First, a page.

Modern Occultism Mashup

Occult scholar and widely known voice of esoteric ideas Mitch Horowitz (“solid gold”—David Lynch) presents a lively, intellectually serious historical and practical exploration of modern occultism. This twelve-week course provides a comprehensive overview of the ideas, people, movements, and practices that shape our concepts of the esoteric today—and what they offer the contemporary seeker.

 

Each class will be presented live with ample time for questions and exchange.
On-demand viewing will be available for missed classes.

No background reading is required for the course, but helpful supplementary books include Mitch’s Occult America, One Simple Idea, and The Seeker’s Guide to the Secret Teachings of All Ages.

Wednesdays, 7 – 8:30 p.m. CT / 8 – 9:30 p.m. ET,  August 4 – October 20  
$150 early bird (first 25 people) • TS members: $175 • general public: $200

 TS members: $175 • general public: $200

 Late registrants will receive recordings of all missed sessions for on-demand viewing.

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Enjoy a free introduction to the course—Occultism Today: Mitch Horowitz and Richard Smoley in Conversation

Course Syllabus:

  1. The Age of Hermes

Much of our definition of occultism today stems from the late-ancient philosophy of Hermeticism, a marriage of classical Egyptian and Hellenic thought. In this foundational session, we explore the connection that primeval seekers saw between psyche and cosmos (“as above, so below”). We also consider classical conceptions of astrology, alchemy, prophecy, magick, symbolism, sacred geometry, deity veneration—and the mythos of the legendary man-god Hermes Trismegistus. The legacy of gnostic thought is also explored.

  1. Renaissance Revival

The story of modern occultism begins with the Renaissance-era rediscovery of Hermeticism and the coinage of the term occult itself to refer to the mystery traditions of the ancient world. We explore the recovered Hermetic literature or Corpus Hermeticum, Christianized and occult variations of Kabbalah, the magickal tradition in Arabic texts such as The Picatrix, Cornelius Agrippa’s codification of occult philosophy, the reemergence of alchemy, the role of magicians such as John Dee—and the simmering backlash against the occult revival culminating in the Thirty Years’ War.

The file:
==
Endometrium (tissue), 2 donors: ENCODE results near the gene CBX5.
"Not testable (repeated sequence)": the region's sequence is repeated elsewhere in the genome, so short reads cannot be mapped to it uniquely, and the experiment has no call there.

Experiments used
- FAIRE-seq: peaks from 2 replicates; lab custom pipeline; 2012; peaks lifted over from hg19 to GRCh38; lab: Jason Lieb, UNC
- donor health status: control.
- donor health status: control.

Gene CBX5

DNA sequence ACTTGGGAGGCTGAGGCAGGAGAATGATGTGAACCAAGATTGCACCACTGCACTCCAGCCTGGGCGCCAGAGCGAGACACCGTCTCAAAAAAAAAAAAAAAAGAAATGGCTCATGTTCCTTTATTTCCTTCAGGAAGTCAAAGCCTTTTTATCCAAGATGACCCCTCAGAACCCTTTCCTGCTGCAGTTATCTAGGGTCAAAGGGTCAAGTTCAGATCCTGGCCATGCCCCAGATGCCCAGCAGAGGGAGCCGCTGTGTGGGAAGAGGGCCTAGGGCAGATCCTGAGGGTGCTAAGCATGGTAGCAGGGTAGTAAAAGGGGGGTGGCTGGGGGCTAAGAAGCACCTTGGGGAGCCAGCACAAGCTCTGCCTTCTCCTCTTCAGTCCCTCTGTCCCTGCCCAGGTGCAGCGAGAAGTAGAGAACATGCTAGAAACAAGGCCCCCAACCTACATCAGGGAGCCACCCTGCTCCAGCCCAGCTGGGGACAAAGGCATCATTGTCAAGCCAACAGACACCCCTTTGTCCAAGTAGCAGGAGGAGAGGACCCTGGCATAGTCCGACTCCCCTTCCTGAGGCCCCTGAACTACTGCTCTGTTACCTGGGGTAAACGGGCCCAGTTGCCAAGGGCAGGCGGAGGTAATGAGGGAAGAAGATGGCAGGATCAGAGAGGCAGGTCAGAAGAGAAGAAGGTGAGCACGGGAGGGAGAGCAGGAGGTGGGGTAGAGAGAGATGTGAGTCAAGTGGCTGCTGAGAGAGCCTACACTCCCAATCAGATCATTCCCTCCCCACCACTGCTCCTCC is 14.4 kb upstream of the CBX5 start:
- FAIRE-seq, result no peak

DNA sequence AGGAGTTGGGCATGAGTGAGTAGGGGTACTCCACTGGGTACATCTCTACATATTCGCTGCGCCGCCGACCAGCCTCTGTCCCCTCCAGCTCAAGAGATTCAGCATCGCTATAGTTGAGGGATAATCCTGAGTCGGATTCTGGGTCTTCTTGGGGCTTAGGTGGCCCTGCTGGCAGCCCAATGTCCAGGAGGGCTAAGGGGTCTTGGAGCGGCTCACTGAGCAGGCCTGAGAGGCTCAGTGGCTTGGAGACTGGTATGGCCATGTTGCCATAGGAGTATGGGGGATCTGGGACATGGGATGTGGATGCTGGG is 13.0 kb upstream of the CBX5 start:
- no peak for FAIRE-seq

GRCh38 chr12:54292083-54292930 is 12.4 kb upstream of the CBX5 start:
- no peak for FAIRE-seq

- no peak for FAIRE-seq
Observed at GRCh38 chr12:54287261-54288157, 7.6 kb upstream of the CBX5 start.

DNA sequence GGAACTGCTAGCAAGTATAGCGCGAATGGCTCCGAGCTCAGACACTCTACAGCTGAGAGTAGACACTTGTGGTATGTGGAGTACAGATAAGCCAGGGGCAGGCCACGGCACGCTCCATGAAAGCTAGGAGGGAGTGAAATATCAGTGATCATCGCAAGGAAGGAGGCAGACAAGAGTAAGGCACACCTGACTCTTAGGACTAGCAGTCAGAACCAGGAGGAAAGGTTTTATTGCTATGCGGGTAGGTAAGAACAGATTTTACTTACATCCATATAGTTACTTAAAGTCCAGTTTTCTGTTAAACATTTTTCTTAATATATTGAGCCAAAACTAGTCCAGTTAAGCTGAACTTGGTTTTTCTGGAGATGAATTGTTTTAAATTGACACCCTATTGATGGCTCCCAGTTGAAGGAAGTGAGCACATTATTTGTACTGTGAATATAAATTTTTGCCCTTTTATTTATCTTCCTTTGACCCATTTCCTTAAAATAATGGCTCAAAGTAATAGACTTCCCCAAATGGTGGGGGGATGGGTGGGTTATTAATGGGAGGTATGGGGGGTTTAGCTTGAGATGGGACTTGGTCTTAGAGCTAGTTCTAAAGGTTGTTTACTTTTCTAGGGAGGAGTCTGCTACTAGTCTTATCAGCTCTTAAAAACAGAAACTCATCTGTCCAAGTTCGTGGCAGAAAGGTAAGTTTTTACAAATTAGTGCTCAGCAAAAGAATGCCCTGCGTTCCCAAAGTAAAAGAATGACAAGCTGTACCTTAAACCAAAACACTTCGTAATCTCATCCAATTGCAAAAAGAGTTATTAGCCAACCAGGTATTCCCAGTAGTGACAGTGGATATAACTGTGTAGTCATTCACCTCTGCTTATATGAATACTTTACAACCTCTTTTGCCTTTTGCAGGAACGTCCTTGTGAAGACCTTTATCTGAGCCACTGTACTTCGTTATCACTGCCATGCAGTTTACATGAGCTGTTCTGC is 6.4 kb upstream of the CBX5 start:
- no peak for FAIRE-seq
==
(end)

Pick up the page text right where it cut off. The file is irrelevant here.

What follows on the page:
1. Secret Brotherhoods

With the Thirty Years’ War (1618-1648) devastating Central Europe, and a general backlash across the continent, a good deal of occult philosophy is driven underground. This gives rise to the modern “secret society,” including the Rosicrucians, Freemasons, Illuminati, and Enlightenment-age Royal Society whose college of scientist-seekers included mystics and Hermeticists. In this session, we strip away sensationalism and shibboleths to consider the historical meaning of esoteric fellowships and how they not only vouchsafed the most radical ideas of the Reformation but also provided a transition between occultic and Enlightenment-age thought, which were more symbiotic than is traditionally realized.

  1. Mystic America

With renewed persecution, war, religious retrenchment, and the persistent scourge of witch trials marring Europe, pockets of religious radicals ventured to the “New World” of the American colonies. Philadelphia and later the Burned-Over District of Central New York State become safe harbors for heterodox believers, ranging from Shakers to Pietists to mystics of every stripe, and also served to launch new religious movements from Mormonism to Seventh-Day Adventism. Freemasonry finds a hold among many of the founders and places its mark upon the dawning nation’s statutes of religious freedom. Enslaved people devise the magickal practice of hoodoo, perhaps the first wholly syncretic faith since gnosticism. Finally, the rise of Spiritualism, mediumship, and seances ignites a worldwide renewal of the occult.

  1. The Occult Revival, Part I